Sunday, September 12, 2021

Toy Aisle Twat by Paige Johnson

Toy Aisle Twat 

Between the sludgy bike rack and sharp prison of plastic balls,

A filthier sight stands: a two-pack of pervs pretending to be parents.

Not a couple kid-touchers. A couple touching in front of their kid.

The man, a squat scruffy imbecile, a knuckle deep into the woman’s crotch.

His woman, he wants everyone to know since she wears no ring to signify it.

He grips her small cheek like it’s the ball that cost him the World Series, 

Until the fingers tarantula-creep toward her vagina and nestle in the crevices.

The woman smirks and looks to the side, not shy, ignoring her child’s chirps.

 

The kid jumps on the cart, rattling the undercarriage where 24-count sodas fizz,

Unable to refocus her parents’ attention or process the confusing scene. 

She reminds me of me from age nine to now: messy brunette, perpetual squint, 

Nervous energy vibrating between bones, pigeon toed and soft-toned.  

On her behalf, I’d like to take a graphic-wrapped bat from the cage 

And swing and slug at her father until he spits out quarts of scarlet silly string.

We could play Jax with his missing teeth, jump rope until the janitor comes.

But I’m as helpless as her—still frozen still, and it disgusts me.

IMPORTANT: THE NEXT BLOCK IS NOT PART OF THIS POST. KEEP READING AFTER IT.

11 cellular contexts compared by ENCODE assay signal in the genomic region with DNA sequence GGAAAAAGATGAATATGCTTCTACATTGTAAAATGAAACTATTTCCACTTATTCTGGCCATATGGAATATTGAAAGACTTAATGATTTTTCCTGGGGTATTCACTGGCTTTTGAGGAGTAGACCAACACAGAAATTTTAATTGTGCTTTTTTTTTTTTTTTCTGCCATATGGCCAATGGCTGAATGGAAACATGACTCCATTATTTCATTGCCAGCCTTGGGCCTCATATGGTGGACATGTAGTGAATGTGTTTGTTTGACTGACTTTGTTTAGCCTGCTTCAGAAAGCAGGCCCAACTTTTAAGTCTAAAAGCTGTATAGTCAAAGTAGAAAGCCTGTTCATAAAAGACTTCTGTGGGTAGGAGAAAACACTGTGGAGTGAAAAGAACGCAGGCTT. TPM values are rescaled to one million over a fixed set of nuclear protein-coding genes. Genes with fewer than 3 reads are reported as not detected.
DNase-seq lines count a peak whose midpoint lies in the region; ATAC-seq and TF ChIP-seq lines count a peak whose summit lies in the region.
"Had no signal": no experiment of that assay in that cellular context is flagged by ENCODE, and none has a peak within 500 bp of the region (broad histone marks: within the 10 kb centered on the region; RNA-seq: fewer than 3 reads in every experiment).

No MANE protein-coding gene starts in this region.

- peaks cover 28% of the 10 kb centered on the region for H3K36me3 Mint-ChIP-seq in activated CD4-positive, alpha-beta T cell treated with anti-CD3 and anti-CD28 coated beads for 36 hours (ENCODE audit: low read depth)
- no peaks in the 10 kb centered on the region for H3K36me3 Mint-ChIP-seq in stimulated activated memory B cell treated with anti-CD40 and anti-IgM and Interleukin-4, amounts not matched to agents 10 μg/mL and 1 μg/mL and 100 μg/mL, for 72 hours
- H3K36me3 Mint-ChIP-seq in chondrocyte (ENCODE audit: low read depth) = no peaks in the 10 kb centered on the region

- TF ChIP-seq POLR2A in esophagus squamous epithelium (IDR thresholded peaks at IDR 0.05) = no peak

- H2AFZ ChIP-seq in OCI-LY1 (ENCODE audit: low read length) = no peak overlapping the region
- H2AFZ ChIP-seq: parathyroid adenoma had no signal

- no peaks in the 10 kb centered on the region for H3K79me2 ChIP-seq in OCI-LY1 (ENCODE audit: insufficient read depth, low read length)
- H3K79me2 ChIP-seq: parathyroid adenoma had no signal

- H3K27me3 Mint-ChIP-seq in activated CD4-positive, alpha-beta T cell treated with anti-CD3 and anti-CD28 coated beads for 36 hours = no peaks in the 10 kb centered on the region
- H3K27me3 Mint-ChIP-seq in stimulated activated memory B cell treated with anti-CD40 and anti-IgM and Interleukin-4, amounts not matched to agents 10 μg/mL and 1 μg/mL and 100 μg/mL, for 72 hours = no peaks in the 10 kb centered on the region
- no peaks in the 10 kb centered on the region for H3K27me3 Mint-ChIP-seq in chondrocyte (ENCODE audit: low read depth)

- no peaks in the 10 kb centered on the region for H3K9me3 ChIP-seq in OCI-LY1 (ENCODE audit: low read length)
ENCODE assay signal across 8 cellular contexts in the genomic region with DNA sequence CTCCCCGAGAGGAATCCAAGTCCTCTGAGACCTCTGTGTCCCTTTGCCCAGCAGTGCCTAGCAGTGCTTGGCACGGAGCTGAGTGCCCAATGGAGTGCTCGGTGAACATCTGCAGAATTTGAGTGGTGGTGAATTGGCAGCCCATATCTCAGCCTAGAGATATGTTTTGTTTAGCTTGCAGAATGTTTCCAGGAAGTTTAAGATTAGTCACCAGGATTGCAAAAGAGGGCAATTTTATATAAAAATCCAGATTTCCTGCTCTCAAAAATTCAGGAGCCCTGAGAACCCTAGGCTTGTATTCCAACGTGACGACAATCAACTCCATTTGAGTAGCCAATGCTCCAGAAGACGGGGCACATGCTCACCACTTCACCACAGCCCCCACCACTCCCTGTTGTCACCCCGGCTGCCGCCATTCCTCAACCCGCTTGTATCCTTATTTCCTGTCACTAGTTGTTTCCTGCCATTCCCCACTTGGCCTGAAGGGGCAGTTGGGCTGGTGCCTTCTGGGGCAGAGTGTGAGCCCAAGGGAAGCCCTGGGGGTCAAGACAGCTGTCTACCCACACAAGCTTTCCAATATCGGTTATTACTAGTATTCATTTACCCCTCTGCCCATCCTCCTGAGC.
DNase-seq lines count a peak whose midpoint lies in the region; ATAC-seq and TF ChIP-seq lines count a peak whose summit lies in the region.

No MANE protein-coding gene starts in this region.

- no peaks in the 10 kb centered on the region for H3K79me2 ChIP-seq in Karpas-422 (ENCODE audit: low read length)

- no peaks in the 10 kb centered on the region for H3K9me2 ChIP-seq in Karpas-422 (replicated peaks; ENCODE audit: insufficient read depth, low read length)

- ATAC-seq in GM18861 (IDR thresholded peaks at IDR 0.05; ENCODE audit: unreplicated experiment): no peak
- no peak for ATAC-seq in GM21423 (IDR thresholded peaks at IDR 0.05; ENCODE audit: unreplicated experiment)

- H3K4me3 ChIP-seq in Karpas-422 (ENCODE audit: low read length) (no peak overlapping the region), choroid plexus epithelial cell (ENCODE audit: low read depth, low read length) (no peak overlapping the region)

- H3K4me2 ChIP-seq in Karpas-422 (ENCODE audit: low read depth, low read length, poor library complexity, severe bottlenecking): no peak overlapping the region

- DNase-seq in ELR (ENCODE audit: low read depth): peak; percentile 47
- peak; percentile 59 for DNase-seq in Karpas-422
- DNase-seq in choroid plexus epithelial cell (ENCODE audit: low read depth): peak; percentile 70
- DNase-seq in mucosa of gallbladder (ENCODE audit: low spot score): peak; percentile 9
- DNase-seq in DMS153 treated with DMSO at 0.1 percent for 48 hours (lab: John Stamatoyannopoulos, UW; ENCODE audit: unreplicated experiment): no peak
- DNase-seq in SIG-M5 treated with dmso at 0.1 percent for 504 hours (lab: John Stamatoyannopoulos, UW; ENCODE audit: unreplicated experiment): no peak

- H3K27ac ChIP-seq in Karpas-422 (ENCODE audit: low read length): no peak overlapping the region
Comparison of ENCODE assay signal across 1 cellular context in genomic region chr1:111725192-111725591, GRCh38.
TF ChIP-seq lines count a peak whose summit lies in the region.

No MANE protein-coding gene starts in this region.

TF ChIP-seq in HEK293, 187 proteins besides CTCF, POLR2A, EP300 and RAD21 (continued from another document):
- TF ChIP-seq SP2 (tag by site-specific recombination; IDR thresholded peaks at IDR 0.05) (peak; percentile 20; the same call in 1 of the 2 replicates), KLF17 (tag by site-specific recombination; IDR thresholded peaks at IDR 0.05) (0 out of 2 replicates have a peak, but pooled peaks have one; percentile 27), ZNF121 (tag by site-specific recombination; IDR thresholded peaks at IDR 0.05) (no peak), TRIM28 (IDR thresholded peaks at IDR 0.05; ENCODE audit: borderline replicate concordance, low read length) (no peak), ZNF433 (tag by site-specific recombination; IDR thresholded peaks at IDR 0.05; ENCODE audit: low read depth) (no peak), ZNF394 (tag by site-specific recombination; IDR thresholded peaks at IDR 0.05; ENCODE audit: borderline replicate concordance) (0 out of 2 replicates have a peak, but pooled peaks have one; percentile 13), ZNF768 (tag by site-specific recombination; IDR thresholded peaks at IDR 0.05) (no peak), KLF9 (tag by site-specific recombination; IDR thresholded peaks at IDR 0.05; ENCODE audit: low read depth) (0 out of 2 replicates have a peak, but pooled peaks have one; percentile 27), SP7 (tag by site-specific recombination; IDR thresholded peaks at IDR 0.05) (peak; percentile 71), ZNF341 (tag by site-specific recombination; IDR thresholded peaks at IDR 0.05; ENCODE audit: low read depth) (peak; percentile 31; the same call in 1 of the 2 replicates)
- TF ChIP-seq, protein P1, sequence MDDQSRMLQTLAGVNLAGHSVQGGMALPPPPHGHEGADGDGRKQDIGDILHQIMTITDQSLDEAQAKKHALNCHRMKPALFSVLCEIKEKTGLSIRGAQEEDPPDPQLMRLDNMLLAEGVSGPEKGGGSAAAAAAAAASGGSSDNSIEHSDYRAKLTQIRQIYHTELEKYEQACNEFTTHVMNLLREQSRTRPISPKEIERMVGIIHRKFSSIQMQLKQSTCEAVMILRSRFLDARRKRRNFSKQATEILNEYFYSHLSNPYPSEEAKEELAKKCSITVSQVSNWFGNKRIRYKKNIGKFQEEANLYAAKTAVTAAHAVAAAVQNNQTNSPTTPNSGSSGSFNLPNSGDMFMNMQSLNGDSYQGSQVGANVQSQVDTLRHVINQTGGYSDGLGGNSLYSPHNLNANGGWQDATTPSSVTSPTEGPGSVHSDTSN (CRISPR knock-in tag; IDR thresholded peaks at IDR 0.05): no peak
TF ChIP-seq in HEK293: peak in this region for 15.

I want to spill my stomach onto the scuffed linoleum, scream shame into them—

But how without upsetting the girl? The girl in me is exponentially more upset

and maybe overreacting, but the cart-side girl may grow to be like me.

Let the unforgiveness fester, wishing castration upon strangers.

Old enough to feel violated but young enough to not know why.

Why don’t I say anything? 

Why is my breath caught in my throat like I’m the one being fondled

By an oaf with oversize basketball shorts and construction boss nails? 

Because this is no Radiohead coy boy, a one-off act of exhibition. 

I know the type. An affectionless lech. A father you wish was deadbeat or beat dead.

He probably told his girlfriend to put on the yoga pants, the girl to pipe down

As she shook with tears in the corner of a rundown townhouse, 

A red mark marring her forehead for interrupting his game.  

 

This isn’t the first or last time his fingers will muck up her childhood 

With memories of aggression, the most casual of sex, and gruff indifference. 

Gunk and gristle flake off his flesh, smearing the portrait of her future.

His touch darkens hues red, black, and blue, blurs the fault lines in her map.

A self-sabotaging curiosity colors her course, bestows a seasick sheen, 

Claustrophobic chest pressure, an aversion to men and mistrust of mothers. 

 

Maybe ten years from now, the parents will look at each other and wonder

Why they never get a call-back from the daughter they made mute 

And shoved into the background like a piece of furniture on a porn set.

Maybe ten years from now, the daughter will look at a depraved couple

In the middle of a department store and remember the reason 

She’ll never speak to her family again or have the courage to call out a stranger,